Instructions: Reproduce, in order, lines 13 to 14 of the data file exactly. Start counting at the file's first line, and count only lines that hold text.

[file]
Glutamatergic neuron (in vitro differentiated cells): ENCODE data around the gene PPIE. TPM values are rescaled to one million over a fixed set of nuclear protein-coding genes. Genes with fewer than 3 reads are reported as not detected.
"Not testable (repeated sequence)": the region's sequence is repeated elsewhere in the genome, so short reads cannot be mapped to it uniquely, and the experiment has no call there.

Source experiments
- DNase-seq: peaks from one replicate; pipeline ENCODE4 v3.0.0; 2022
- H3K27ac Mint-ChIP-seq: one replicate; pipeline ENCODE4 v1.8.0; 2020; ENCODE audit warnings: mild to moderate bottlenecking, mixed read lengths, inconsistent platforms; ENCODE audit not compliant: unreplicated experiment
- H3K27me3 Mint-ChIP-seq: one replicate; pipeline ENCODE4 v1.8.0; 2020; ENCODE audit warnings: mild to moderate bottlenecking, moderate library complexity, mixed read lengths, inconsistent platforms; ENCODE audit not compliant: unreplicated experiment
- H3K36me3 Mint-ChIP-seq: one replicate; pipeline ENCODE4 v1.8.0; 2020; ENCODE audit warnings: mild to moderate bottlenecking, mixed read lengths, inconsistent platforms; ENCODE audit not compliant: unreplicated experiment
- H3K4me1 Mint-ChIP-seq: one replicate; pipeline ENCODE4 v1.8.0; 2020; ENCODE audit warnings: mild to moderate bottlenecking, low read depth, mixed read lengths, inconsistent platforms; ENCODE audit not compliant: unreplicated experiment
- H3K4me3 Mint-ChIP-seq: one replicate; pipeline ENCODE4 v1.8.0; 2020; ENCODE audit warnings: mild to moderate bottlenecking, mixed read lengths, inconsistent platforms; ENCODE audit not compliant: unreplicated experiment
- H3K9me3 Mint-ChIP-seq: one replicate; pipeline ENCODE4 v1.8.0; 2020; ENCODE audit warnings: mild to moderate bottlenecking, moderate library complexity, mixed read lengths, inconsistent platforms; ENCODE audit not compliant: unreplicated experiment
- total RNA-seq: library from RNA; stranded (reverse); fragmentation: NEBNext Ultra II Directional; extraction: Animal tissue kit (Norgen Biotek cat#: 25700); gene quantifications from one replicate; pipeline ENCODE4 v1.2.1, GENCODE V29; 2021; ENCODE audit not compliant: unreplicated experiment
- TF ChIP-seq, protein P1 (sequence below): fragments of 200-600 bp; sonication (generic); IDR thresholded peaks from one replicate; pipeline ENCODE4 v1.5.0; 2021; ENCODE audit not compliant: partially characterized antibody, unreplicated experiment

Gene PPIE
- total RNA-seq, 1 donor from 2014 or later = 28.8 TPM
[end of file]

Gene PPIE
- total RNA-seq, 1 donor from 2014 or later = 28.8 TPM